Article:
The NEA Foundation’s Salute to Excellence in Education Gala is a national celebration of the men and women who work in America’s public schools. At this annual event, the Foundation recognizes, rewards, and promotes excellence in teaching and advocacy for the profession. The NEA Foundation and the National Education Association jointly present the awards with support from Bank of America, California Casualty, Horace Mann Educators Corporation, NEA Member Benefits, the Pearson Foundation, and Security Benefit Corporation.


About the Ford Foundation

The Ford Foundation is an independent, nonprofit grant-making organization. For 75 years it has worked with courageous people on the frontlines of social change worldwide, guided by its mission to strengthen democratic values, reduce poverty and injustice, promote international cooperation, and advance human achievement. With headquarters in New York, the foundation has offices in Latin America, Africa, the Middle East, and Asia. Visit www.fordfoundation.org for more information.


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New Challenge to Innovate Query Offers $1,000 Awards for Educators’ Best Ideas


WASHINGTON, DC (Jan. 23, 2012) -- How can interactive technology and game-based learning help students learn? In its latest Challenge to Innovate (C2i) initiative, the NEA Foundation has partnered with Microsoft – US Partners in Learning to encourage public school educators to explore, share, and discuss their responses to this question on the Department of Education’s Open Innovation Portal. The best 10 ideas, as judged by the C2i community on the portal, will receive $1,000 cash awards and recognition as their solutions are shared with educators nationwide.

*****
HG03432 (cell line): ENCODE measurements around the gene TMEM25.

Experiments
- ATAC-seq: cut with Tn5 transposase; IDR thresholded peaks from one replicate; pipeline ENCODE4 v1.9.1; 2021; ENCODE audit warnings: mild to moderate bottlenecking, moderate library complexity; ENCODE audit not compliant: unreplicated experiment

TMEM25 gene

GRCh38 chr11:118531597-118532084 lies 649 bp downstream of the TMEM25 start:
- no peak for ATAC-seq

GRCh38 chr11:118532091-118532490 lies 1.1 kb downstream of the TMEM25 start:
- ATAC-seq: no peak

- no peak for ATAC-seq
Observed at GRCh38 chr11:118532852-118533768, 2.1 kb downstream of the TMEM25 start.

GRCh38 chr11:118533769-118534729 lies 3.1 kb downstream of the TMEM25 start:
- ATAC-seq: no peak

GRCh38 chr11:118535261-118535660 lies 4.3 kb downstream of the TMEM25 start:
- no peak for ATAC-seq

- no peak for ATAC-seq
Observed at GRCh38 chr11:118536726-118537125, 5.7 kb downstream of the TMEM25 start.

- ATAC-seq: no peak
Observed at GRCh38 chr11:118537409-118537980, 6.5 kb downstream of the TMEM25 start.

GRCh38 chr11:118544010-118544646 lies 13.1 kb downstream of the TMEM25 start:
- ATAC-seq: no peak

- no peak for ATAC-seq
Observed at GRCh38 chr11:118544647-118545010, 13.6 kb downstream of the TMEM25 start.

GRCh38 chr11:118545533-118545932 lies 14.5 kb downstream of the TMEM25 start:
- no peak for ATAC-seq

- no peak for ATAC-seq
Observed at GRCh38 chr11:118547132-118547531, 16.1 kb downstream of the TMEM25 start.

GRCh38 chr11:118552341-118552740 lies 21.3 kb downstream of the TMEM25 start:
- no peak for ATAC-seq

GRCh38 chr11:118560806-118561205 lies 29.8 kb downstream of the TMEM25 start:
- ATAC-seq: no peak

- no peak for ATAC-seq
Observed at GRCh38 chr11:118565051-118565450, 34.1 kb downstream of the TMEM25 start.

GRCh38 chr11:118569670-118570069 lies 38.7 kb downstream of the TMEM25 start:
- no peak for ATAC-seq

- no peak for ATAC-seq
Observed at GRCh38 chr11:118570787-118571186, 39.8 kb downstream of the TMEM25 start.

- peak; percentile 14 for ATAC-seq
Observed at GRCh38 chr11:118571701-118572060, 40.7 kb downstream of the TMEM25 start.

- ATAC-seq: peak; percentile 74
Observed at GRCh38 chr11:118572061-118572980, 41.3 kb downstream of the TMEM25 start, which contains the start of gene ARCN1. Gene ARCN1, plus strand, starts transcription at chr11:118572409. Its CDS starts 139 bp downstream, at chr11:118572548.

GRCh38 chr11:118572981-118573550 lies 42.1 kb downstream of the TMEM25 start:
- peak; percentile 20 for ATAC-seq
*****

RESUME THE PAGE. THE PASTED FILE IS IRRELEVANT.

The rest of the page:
“Nine out of 10 kids, between the ages of two and 17, play electronic games in the U.S, according to a recent national study. Should these new tools be limited to simple fun, or can they open new doors to learning?” said Harriet Sanford, President and CEO of the NEA Foundation. “The next great teaching frontier is light years away from chalk and erasers. If we change the classroom conversation from a one-way exercise to an engaging process that is constantly being renewed and refined, what would happen? Can gaming and education be combined in effective ways?”


Sanford said that the Foundation created C2i last year in partnership with the Department of Education to explore crowd sourcing as a way to exchange ideas and identify innovative solutions to a range of instructional challenges. With the help of an expert panel, the Foundation reviews the community’s top selection and gives cash awards for the best ideas. To date, more than 9,350 individuals have joined the C2i community.